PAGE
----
Jul 23, 2014

Lurich and Aberg: Wrestlers Who Lived and Died Together

The Estonians love wrestling, and they love nudity.  So Georg Lurich (1876-1920) is a national hero.  He grew up in Väike-Maarja, Estonia, which was then part of the Russian Empire, and became a professional weight-lifter, Graeco-Roman wrestler (where they wrestle nearly nude), and strongman (the precursor to the modern bodybuilder).











Although he lived in St. Petersburg, he toured frequently in Estonia, helping to establish the spirit of Estonian nationalism that would result in independence in 1918. Amandus Adamson used him as a model for the famous sculpture of mythic hero Kalevipoeg at the Gates of Hell, and also for a statue entitled Champion.

There are two other statues of Lurich in Tallinn, and one in Väike-Maarja






He became a folk hero, with Paul Bunyan-style exploits based on his superhuman strength.  Here he's holding up four rather chummy guys and a barbel, just as Kalevipoeg formed a bridge to allow villagers escape from a fire.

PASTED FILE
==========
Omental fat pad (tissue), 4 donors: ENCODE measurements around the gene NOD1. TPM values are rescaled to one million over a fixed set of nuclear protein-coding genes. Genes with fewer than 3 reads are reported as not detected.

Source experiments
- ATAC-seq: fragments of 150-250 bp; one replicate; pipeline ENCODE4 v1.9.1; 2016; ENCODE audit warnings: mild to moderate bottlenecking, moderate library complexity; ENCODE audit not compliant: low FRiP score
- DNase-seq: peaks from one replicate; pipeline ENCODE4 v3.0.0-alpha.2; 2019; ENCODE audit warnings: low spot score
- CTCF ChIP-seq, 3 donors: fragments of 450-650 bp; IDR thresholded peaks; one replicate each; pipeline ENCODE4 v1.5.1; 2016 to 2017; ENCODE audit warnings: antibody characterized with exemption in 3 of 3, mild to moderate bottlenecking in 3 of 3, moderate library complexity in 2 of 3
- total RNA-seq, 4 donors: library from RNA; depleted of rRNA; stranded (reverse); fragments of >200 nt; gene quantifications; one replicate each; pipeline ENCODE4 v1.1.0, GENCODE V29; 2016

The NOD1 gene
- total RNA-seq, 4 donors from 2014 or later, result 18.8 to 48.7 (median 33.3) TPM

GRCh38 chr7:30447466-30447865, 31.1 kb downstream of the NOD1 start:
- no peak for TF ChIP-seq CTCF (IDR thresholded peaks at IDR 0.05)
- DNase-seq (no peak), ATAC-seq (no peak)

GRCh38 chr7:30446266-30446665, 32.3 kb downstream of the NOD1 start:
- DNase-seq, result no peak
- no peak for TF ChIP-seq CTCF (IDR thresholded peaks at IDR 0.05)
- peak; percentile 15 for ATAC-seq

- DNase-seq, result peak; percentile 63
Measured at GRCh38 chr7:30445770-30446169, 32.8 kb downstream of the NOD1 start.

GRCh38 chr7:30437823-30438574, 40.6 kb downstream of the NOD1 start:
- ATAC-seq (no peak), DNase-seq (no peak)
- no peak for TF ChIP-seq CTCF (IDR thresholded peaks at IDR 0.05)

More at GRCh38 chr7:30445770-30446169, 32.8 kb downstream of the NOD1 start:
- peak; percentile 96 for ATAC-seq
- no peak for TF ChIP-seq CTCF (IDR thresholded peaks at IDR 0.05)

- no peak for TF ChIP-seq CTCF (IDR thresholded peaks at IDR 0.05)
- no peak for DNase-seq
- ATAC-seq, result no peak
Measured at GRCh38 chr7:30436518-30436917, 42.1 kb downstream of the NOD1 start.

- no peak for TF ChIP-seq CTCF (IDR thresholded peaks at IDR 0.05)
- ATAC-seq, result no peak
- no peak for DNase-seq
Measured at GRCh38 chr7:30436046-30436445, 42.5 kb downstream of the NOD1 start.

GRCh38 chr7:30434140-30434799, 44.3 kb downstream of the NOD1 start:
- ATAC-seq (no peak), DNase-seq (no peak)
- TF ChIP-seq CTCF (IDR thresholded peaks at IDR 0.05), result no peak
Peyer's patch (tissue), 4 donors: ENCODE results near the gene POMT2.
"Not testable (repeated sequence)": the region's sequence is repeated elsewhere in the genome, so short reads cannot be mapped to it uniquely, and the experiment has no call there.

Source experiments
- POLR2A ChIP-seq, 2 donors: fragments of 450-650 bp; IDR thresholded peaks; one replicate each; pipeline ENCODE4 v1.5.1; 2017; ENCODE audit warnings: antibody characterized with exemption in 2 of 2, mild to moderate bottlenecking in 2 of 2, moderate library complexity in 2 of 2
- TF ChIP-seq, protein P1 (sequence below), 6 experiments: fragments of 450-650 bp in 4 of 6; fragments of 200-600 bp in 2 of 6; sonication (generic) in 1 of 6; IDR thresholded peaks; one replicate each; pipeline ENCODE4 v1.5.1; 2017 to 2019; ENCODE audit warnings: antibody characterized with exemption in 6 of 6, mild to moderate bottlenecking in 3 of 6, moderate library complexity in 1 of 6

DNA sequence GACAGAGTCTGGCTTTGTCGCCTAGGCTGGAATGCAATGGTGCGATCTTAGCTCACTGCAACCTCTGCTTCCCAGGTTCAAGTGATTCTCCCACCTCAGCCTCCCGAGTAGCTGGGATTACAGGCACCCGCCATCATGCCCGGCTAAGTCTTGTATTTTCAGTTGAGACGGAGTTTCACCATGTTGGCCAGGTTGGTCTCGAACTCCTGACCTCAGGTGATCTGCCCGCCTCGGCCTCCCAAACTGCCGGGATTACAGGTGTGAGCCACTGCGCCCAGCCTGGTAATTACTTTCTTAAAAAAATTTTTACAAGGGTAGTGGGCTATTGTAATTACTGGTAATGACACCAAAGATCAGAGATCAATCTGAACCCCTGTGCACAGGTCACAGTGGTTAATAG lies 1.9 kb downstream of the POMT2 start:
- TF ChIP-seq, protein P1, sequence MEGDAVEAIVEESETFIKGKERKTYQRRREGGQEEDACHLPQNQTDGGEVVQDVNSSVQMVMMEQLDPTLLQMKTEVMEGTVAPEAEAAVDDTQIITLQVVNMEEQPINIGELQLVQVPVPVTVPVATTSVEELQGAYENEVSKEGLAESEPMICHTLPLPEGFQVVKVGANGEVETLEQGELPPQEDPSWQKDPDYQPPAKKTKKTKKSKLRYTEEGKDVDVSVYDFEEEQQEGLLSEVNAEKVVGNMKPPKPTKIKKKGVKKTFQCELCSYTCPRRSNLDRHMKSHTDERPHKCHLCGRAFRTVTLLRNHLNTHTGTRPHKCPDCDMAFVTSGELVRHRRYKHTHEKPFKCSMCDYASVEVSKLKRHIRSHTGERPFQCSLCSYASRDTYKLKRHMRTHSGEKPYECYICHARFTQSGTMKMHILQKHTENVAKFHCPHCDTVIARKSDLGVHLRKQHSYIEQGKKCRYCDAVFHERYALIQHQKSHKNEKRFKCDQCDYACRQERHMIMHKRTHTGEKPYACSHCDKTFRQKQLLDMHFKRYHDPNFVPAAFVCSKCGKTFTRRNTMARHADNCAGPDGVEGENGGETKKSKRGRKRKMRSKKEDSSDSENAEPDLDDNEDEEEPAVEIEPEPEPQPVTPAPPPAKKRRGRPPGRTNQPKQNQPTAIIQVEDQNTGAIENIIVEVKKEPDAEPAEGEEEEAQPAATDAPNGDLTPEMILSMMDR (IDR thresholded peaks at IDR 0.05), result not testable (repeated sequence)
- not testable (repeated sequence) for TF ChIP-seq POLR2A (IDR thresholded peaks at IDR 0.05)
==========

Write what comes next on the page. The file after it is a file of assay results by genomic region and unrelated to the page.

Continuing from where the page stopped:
Lurich befriended a number of young athletes, including wrestling great George Hackenschmidt.

But his long-term companion was wrestler Aleksander "Leks" Aberg (1881-1920, below).  They toured together in America, China, Japan, and throughout Europe.

They were touring in southern Russia in 1917, when the Russian Revolution came.  Troop movements trapped them in the village of Armavir, near the Caucasus Mountains, for three years.






They both contracted typhus during the winter of 1919.  Lurich died in January 1920.  Aberg recovered, but then succumbed to pneumonia in February.  They were buried in a single grave in the German Cemetery in Armavir.

Every year, Georg Lurich and Aleksander Aberg Graeco-Roman wrestling competitions are held in their honor.